Race Matters

Mohamud Hassan's family are still waiting for answers

Last year, a young man of Somali heritage died after being taken into police custody in Wales. It is a familiar story: he sustained injuries, but the police deny excessive force. Raoul Walawalker, a writer for Immigration News – which part of an organisation of UK and Ireland immigration lawyers – interviews an activist who is helping the family.


This is a challenging time for the family of Mohamud Hassan, the 24-year-old who was taken into custody one night by South Wales police and died at home later the next day after being released.

Hassan was a father-to-be when he died five months ago. His child died two months ago, on the same day she was born, and his family remain locked in what could be a long struggle to learn the truth of what happened to him.

Despite a lockdown in January, his death sparked protests in Cardiff amid angry accusations of a police cover-up and calls for the immediate release of all camera footage of his arrest and detention.

The protests continued for a few days, but abated partly due to stricter lockdown laws, and because the matter was handed to the Independent Office for Police Conduct (IOPC), who are now in the fifth month of an investigation. Frustratingly, the IOPC has maintained that it won’t make any of the footage public.

The investigation had been prompted by two different accounts of Hassan’s death. According to South Wales police, his death was “sudden and unexplained” with “no signs of misconduct or excessive force”. But family and friends had described signs indicating he’d been assaulted (bruising, blood stains) and maintain he said he’d be beaten up by the police.

In the last months, information from the probe has been dripping out and leading to more questions. The alleged poor manner of its delivery by the IOPC was unhelpful too, according to Lee Jasper, a well-known human rights activist involved with supporting the family, who also helped break the story.

“It went badly in the beginning, lack of communication, lack of empathy,” Jasper tells me. “They were treated in a paternalistic way and provided with minimum information.” He says that it’s since the family’s legal representative, Hilary Brown, became involved in the campaign that they are being treated in a more timely, effective and empathic manner.

He adds that these particular problems in dealing with the IOPC may be more specific to Wales than elsewhere. In London they seem “more versed in deaths in custody, and sensitivity towards families.”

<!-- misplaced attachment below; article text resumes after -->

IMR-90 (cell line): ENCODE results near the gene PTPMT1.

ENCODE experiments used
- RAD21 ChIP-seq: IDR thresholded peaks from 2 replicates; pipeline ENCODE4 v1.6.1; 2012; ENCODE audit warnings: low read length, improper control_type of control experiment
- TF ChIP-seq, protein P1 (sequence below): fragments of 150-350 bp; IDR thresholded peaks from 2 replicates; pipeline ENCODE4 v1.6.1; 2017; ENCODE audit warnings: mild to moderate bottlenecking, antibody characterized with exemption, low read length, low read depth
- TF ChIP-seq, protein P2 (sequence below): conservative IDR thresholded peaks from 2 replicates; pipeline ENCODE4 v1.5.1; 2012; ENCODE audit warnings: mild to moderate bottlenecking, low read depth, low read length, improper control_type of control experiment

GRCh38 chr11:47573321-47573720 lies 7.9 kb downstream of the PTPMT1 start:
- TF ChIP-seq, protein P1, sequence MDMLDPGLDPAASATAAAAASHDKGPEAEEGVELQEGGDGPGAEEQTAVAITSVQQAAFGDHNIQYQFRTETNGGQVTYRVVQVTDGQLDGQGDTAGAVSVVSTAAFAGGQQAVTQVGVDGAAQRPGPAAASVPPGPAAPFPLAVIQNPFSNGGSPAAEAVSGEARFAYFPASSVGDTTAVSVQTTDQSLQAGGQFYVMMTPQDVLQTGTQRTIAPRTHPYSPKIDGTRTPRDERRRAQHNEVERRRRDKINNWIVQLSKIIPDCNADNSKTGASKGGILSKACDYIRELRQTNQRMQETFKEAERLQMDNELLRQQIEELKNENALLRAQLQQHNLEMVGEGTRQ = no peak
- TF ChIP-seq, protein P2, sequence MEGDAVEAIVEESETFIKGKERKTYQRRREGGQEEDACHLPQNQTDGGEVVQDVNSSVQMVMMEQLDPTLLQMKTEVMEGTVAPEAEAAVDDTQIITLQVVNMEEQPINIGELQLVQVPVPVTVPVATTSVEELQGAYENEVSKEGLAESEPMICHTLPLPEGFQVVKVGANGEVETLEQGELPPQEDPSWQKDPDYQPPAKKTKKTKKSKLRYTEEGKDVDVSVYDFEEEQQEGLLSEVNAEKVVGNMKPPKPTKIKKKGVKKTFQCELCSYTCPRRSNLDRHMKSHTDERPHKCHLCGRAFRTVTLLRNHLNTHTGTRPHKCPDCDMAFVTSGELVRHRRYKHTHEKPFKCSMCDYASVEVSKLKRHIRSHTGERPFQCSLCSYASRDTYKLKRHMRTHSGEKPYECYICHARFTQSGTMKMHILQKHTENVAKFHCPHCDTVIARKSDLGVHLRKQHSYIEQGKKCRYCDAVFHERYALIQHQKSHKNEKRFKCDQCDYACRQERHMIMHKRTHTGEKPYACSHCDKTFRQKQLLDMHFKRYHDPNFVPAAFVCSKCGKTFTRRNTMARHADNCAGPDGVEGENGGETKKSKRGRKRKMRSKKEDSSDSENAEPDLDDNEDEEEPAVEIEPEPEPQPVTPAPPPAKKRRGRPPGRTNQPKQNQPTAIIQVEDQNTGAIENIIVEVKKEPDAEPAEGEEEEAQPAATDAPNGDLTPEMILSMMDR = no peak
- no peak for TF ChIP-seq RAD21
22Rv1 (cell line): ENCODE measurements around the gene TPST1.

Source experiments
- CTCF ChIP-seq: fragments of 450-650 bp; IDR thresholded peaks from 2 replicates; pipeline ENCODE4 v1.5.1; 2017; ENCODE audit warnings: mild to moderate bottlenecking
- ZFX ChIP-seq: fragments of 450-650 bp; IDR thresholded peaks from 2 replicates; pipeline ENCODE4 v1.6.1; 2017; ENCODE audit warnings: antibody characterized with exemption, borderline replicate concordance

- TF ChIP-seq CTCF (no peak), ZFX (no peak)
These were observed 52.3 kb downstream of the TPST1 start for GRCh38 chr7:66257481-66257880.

A protest calling for justice for Hassan, held outside Cardiff Bay Police Station in Butetown            Source: No Swan So Fine via Wikimedia Commons


But issues of race in the area aren’t new, Jasper points out. “The history of the South Wales police is hardly one that inspires confidence in dealing with [BME] individuals.”

In 2019, the force investigated the death of 13-year-old Christopher Kapessa, whose body was found in a river, concluding that there were no suspicious circumstances. His family was also represented by Brown, who complained that only four of the 14 young people at the scene had been interviewed. The family went on to accuse the police and Crown Prosecution service of institutional racism. 

This year, the IOPC also commenced an investigation into the death of Moyied Bashir in Newport, whose family claimed he died as a result of being tied up by police. 

So far, the Mohamud Hassan investigation has offered more questions than answers. The post-mortem result pronounced Hassan’s cause of death as “unascertained”. Last week, a sixth police officer was also issued a “notice of misconduct” – meaning “under investigation but not accused of wrongdoing”. And, as of March, a new narrative of events from the night of arrest has emerged from police officers – who have now stated that the disturbance call was a call to a “fight” between five men arriving at Hassan’s address and five within, with some displaying injuries when police arrived.

The family and their lawyer have called for the six officers to be suspended. The IOPC has rejected these calls. 

Meanwhile, Jasper sounds forthright in his belief that death of Hassan is a cover-up by South Wales Police, calling their most recent account of events a “piece of fiction”.

Regarding the “inconclusive” cause of death in the post-mortem, he references the pathology report and aspects corroborating statements about Hassan’s appearance before death. 

“The pathology report found bruising to the elbows and knees, they found a split lip consistent with being punched or slapped,” he says. Toxicology reports are still awaited, he notes, but Jasper says that Hassan had no underlying health conditions.

If the family is unsatisfied with the result of the investigation, Jasper believes that the campaign could continue for years.

“Deaths in custody campaigns […] can take three years to come to a conclusion at the earliest, averaging more around seven years. We’ve known cases of 15 to 20 years.”

He notes that this is part of the reason he’s calling for reform of an inquest system that he says is stacked against victims, and an acknowledgment that institutional and systemic racism are still huge issues in British policing.

In a statement, South Wales Police said: “The force continues to fully co-operate with the IOPC investigation and has provided them with information and material, including CCTV footage and body-worn video. We acknowledge the impact Mr Hassan’s death has had on his family, friends and the wider community. Our thoughts and condolences continue to be with them."

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